“Herring’s argument, like most books written by professors in defense of things thought to be deplored by upstanding people, can be accused of slumming. . . . Still, he has a point. It is hard to understand why, all of a sudden, in the nineteen-nineties, we started seeing houses that were inundated with rat droppings and old newspapers. Maybe he’s wrong. Maybe the war between hoarding and anti-hoarding isn’t a struggle between individualists and conformists. But, if not, then what is it?”–New Yorker
Buy this book: Hoarders
Sometime during the spring of 1988 — maybe the second week of April?— cookie jars became potentially hazardous objects. Sotheby’s auction house in New York City had earlier announced a ten–day estate sale for Andy Warhol’s effects that was to run from April 23 to May 3, and a number of obser vers were alarmed. Warhol had died from complications of gall bladder surgery more than a year before, and he left behind an Upper East Side townhouse ﬁlled with possessions that would soon net over twenty–ﬁve million dollars for what would become the Andy Warhol Foundation for the Visual Arts. Among the myriad items up for bids were Picasso sketches, pieces of Art Deco furniture, Tiffany silverware, and scores of abstract expressionist paintings. The auction also featured lots of more than seven thousand collectibles that included a Miss Piggy and Kermit the Frog beach towel, a Superman Touch–Tone telephone, and hundreds of cookie jars in different shapes and sizes. These last items drew no small amount of scrutiny laced with no small amount of disdain. Several commentators, it turned out, were distressed by these collectibles in what snowballed into a minor object panic.
Newspapers and magazines alike expressed consternation. One New York Times reporter dismissed the auction as “an obsessive shopping spree that lasted several decades,” and she homed in on “the cookie jars — everything from a happy Humpty Dumpty to a plump panda” as “the most perplexing purchases” that she encountered while cataloging Warhol’s “offbeat Americana.” An observer for Newsweek derided the event as “the biggest garage sale ever” and expressed shock at “Warhol’s vast jumble of objects d’art,” particularly “the lower–priced collectibles.” Jewelry, she proclaimed with dismay, “was found in cookie tins; a Picasso was stuck in a closet. Another closet was stuffed to the top with stunning Navajo blankets,” and it all added up to telltale signs of “Warhol’s collecting mania.” Reviewing the sale after its completion, Time likewise found that “the extent of his hoard had largely been a secret. As compulsive consumers go, he was inconspicuous… . Time and again, Andy’s kitsch —‘collectibles’ was Sotheby’s more tactful label — fetched upscale prices.”
Commentators agreed in other media outlets. House and Garden had earlier reproduced color photographs of the townhouse’s spruced–up interiors taken by Robert Mapplethorpe, which the magazine accompanied with an essay disparaging “every new mad thing” and Warhol’s “essentially nondiscriminatory” possessions. Art and Auction was equally aghast: “Andy Warhol’s collection … is more the result of his compulsive shopping and hoarding than of any calculated, orderly plan of acquisition.” Appalled that Warhol “had masterpieces alongside what would seem to be junk of the most worthless sort,” New York inquired less than judiciously: “Is it just a bunch of stuff, or is it invested with a higher meaning? Warhol has been called a hoarder, which suggests he was in the grip of some eccentric or neurotic compulsion to acquire objects” (ﬁgure 2.1).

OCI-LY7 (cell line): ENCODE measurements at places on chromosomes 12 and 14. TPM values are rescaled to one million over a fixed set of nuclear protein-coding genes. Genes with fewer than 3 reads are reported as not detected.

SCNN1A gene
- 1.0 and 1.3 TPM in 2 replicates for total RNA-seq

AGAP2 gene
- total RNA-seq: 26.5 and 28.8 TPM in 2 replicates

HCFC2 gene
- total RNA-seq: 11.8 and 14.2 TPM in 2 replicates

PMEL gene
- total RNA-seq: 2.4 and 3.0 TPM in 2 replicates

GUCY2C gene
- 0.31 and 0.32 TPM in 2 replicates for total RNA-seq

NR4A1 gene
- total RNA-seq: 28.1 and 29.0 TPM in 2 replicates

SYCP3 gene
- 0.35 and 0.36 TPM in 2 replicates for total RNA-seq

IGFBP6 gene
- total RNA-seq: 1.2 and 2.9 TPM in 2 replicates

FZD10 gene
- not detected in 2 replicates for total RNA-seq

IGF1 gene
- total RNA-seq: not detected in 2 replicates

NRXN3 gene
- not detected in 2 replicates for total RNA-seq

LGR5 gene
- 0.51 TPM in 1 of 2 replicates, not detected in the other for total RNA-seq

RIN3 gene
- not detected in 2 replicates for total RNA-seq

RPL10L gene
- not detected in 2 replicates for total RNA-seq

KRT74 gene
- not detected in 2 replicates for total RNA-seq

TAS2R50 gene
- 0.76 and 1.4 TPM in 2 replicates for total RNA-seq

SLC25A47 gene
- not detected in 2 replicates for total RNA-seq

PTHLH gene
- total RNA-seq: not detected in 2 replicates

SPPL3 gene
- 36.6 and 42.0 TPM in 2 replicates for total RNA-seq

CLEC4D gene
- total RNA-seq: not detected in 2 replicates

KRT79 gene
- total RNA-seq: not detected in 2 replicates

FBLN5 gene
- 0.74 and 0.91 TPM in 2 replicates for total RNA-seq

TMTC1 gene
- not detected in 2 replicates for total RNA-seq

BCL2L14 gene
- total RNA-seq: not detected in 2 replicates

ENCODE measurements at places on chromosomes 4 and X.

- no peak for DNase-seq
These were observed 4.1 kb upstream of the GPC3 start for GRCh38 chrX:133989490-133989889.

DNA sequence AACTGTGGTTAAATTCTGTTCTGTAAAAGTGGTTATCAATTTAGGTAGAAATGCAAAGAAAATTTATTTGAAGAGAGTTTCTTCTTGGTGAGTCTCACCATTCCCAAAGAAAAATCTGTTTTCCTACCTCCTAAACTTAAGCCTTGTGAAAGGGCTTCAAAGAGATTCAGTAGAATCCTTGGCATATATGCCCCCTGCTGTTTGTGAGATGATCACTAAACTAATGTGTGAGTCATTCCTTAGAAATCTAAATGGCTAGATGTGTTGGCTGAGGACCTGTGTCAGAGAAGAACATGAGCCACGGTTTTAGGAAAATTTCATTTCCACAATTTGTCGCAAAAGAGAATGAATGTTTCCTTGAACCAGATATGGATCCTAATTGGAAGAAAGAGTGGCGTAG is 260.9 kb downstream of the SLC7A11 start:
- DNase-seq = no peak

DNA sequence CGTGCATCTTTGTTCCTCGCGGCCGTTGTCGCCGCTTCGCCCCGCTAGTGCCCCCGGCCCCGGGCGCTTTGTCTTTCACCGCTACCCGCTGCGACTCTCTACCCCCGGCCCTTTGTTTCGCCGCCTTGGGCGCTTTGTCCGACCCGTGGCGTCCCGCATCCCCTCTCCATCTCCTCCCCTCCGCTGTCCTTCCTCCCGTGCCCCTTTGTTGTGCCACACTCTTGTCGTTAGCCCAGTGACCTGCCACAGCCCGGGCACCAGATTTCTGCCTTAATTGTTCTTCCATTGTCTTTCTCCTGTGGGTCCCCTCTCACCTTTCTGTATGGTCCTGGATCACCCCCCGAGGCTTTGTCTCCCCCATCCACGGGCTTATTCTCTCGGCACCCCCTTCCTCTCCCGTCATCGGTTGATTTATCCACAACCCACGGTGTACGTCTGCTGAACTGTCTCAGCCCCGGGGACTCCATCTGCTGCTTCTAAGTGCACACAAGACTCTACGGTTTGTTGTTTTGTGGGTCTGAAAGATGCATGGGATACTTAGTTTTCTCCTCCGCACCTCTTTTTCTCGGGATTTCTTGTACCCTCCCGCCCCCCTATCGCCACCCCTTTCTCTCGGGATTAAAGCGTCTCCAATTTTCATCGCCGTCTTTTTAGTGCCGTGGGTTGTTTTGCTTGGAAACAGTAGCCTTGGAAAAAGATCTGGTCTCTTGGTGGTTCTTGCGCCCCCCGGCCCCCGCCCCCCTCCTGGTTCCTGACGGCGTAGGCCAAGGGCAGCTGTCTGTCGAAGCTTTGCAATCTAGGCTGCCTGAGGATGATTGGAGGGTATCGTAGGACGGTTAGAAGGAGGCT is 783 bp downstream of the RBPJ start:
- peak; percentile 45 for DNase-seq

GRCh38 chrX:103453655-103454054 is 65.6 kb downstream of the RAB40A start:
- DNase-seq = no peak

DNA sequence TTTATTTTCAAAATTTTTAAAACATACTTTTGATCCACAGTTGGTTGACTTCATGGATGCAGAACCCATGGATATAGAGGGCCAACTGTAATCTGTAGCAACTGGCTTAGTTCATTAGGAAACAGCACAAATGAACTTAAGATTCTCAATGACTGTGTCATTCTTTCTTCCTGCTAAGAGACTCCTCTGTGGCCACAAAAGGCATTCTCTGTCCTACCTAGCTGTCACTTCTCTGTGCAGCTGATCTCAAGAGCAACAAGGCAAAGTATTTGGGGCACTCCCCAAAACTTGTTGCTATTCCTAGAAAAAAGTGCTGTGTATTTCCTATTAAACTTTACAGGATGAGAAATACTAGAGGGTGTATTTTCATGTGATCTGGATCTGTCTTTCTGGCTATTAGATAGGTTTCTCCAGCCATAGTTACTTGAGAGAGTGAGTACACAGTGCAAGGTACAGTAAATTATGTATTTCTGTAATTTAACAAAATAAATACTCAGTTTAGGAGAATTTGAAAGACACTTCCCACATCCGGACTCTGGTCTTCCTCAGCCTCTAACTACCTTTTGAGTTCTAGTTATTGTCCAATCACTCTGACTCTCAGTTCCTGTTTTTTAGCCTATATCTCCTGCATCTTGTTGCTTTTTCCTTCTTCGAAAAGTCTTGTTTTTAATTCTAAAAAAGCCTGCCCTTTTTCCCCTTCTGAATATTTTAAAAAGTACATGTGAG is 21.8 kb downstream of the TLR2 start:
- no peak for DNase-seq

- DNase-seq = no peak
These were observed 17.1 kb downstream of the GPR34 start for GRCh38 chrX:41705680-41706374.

With their references to manic collecting, neurotic objects, and compulsive consumption, these notices approached Warhol’s estate as a material perversion (his sexual proclivities for men were never really up for grabs). His acquisitions were a deviation of proper collecting; his refusal to distinguish between containers and luxury goods a sign of mental disorder; his home a secretive cache of material degeneration. As such, his collectibles were often characterized as representing a questionable act of irrational hoarding, another version of the perverse curiosa that we saw in newspaper reports of the Collyers. One article went so far as to diagnose an epidemic of “ Warhol fever,” the fear that auctioneers and spectators attending the sale might catch the artist’s illness in their rush to acquire a bit of Warhol. Collectible cookie jars had become contagious objects of deviance as Andy’s stuff became a sensational topic du jour.
Despite this seasonal interest in his possessions, Warhol proves to be one among the many. I begin with this snippet and return to it as one of this chapter’s central case studies because it encapsulates anxieties that underpin discussions of his hoarding in the late 1980s as well as those found in numerous accounts of this psychopathology to this day. Given that both treat excessive accumulation as a synonym for pathological collecting, it seems as if the ever–cascading avalanche of clinical hoarding stories uncannily accords with these media reports. Less than two years after Sotheby’s auction, for instance, Jerusalem–based psychiatrist David Greenberg and two of his colleagues published an over view of hoarding in the ofﬁcial journal of the American Society of Clinical Psychopharmacology, titled “Hoarding as a Psychiatric Symptom.” The essay began with an extended survey of “normal collecting,” a wholesome activity that “involved the collectors in a social world of dealers, artists, historians, art lovers, and other collectors.” They then juxtaposed this act to the hoarder’s “pathologic behavior,” whereby “neurotic patients are unable to part with a variety of useless and valueless objects.” In a common formula, later practitioners followed the essay’s lead to reiterate that “collecting is a normal phenomenon, in contrast with pathological collecting, or hoarding.” Or as DSM–5 states, “Hoarding disorder contrasts with normative collecting behavior.” Hence just as we saw in chapter 1 that HD was typed as chronic disorganization, this diagnosis appears under the rubric of pathological or, alternatively, abnormal collecting.